Tom Brady wouldn’t crack a list containing the top 20 best quarterbacks of all time, but he is undeniably the greatest to ever do it.
You see, there’s often this misconception with Brady – that nobody could touch him. Well, if the sport was played in a quarterback-v-quarterback scenario, nobody would be wondering what Tom is doing today, because he would have retired as a backup about a decade ago.
But there’s more to him, and to the wider Patriots organisation than simply the throws he makes. It’s often even more about the throws he doesn’t make because that was a small sacrifice for a double move later on.
There’s a reason this nobody out of Michigan was taken with the 199th overall pick in the NFL draft – because he wasn’t that talented.
But as he leaves New England, no matter what happens next, nobody, until perhaps Patrick Mahomes turns 30, will get near or next to him. Here are the five things that made Tom Brady the success he is.
I cannot get this point across enough. If you just look blankly at a defence, you will see what they want you to see. If you move an offensive player, and no defensive player goes with him, they’re in zone coverage.
Almost immediately, you can disregard a third of the defensive coverages in the league’s collective playbook.
New England were one of the first big-users. Tom Brady not only used motion on almost every snap but once he saw what he believed to be an indicator of a defensive look, he would audible at the line of scrimmage and put his team in a better play.
It won’t turn up on any highlight reel, but it’s the most beneficial thing a quarterback can do for his team.
“Oh, they’re killing it. Usually means a motion and a run out wide to the right.” – Tony Romo before Patriots' play
Brady motions; Sony Michel runs ball to right, scores touchdown. pic.twitter.com/PzxyrV2JoO
— NFLonCBS (@NFLonCBS) January 21, 2019
I’ve no doubt in my mind that this isn’t a Brady characteristic, but more of a by-product of learning under Bill and co. However, Brady perhaps best personifies it in a quarterback.
New England did not play conservatively when they led at home. They just didn’t. It’s the biggest trap people fall into in the league. If you think about it – the way you managed to get into that winning situation in the first place was via a certain scheme.
If you completely forsake that approach, you become little more than a predictable unit that just needs to be outnumbers in a given area of the field. It just didn’t happen in Foxboro, and it’s the reason why, comparatively, Tom Brady has a lot more strikes in the win column than your Philip Rivers of the world.
He also won enough games early in his career for teams to start playing prevent against him rather than attacking him. For the state of some of his offensive lines over the years, and the clear limited athletic ability he had, he wasn’t sacked that often.
Why? Because teams were afraid of him.
The Patriots with Bill Belichick & Tom Brady were the team that:
always seemed to make the best halftime adjustments, especially when losing.
Win % when trailing at half:
1. NE: 42%
2. GB: 33%
3. IND: 33%
4. SEA: 31%
5. PIT: 30%
NFL AVG = 22%
— Warren Sharp (@SharpFootball) March 17, 2020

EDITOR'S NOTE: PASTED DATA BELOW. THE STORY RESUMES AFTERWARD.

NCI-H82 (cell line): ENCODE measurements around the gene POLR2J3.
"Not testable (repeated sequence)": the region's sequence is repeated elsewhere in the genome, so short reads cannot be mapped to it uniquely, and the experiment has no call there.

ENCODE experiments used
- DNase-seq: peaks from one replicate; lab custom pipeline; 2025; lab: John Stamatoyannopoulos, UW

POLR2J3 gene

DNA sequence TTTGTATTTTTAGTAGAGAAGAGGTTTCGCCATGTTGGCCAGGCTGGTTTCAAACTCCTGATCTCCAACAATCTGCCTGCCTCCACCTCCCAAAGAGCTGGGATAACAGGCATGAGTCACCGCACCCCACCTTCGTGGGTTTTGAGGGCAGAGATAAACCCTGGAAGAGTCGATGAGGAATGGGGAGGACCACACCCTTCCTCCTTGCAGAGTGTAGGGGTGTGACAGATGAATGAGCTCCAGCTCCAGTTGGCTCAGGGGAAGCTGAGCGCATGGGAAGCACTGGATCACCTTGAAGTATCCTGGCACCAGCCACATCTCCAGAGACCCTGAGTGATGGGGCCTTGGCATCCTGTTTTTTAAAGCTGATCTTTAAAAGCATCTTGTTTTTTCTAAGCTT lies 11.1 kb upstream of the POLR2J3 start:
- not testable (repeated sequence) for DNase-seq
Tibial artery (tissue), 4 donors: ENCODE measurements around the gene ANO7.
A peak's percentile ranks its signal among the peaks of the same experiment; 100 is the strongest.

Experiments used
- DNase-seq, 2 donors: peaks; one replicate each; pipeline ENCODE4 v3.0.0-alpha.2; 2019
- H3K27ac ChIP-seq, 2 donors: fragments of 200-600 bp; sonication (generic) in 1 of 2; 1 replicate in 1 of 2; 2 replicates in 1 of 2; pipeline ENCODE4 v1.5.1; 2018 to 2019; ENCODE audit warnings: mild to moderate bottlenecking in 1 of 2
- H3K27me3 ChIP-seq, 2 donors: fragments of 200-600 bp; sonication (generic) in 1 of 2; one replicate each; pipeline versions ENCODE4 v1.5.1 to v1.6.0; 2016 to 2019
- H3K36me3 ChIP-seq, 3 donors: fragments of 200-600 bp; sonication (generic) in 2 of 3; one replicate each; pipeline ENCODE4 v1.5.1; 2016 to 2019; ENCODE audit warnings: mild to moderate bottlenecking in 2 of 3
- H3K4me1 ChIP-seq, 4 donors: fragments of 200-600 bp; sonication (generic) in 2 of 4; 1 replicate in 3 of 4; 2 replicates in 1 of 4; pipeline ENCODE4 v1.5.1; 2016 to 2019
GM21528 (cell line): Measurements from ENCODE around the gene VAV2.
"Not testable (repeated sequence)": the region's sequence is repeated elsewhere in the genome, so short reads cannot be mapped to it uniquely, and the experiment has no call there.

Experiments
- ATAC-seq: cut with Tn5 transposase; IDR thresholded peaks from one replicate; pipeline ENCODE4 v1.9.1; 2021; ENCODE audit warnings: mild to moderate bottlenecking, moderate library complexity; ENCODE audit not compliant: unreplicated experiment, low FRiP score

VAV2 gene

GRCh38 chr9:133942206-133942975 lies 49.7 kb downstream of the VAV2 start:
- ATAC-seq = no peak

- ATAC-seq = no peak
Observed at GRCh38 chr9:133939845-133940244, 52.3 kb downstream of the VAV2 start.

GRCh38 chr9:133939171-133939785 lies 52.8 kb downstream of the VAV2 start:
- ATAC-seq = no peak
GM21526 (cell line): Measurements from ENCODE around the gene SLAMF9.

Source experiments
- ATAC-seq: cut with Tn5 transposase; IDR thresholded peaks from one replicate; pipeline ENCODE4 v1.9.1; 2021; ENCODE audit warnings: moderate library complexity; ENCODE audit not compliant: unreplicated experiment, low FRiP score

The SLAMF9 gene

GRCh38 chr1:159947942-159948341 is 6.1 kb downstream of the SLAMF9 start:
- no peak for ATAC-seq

I hate that ‘it’s all about the team’ cliché. It’s very easy for millionaires to say these things. But Tom Brady could be far richer than he is now, if it wasn’t for the fact that he would sacrifice cash for glory – the ultimate sacrifice in a league set up to reward the most talented.
As the NFL operates on a salary cap, Brady would always be the highest earner as his position commands that, but he frequently took less money so the Patriots could build winning teams around him.
As I said, there’s far more to be going the greatest than there is to just being the best.
Cash earned, last 5 years (QBs):
1. 134M – Rodgers
2. 127M – Roethlisberger
3. 127M – Stafford
4. 117M – Ryan
5. 113M – Brees
6. 107M – Wilson
7. 102M – Eli Manning
8. 99M – Newton
9. 99M – Rivers
10. 99M – Cousins
11. 95M – Smith
12. 92M – Flacco
13. 81M – Brady <—-
— Warren Sharp (@SharpFootball) March 17, 2020
Brady’s biggest assets were intangible. You couldn’t see them. This, while deserving of its own praise, meant New England could only ever operate certain schemes. But that couldn’t slow down this juggernaut because of his coverage recognition and understanding what routes beat what coverages.
In many ways, he was blessed to have a player like Julian Edelman, who could run every single route in the sport. This was key to his success. However, when people think of route concepts, they imagine posts and double moves. No, the best receivers get their depth right and are equally as effective on routes like slants and flats.
Here the #Patriots start Edelman in the backfield. #Chargers defense is scrambling to get Desmond King on him. Edelman motions into the slot, tips off man coverage to Brady and Gronk sets a little pick on King to help Edelman get to the first down. Easy. pic.twitter.com/Nl4hAf99IT
— Evan Lazar (@ezlazar) May 21, 2019
The Patriots had two approaches: attack zone with pre-snap reads and dictate personnel to get defences in matchup hell when it came to man coverage. They would draft players like Rob Gronkowski and Aaron Hernandez because of their freakish wingspan. The same with N’Keal Harry.
But they can only use that when they’re isolated. Thankfully, Brady knew exactly how to make these scenarios come to fruition.
KC runs straight forward C1 man with no attempt at disguising. Not only that, they put the newest addition, Josh Shaw, in man coverage on Gronk on an island while Lucas plays man on a RB and Parker sits CF. Brady IDs this immediately, no adjustment just "go press Gronk kid". pic.twitter.com/oVAnivjhR3
— Matt Lane (@ChiefinCarolina) October 15, 2018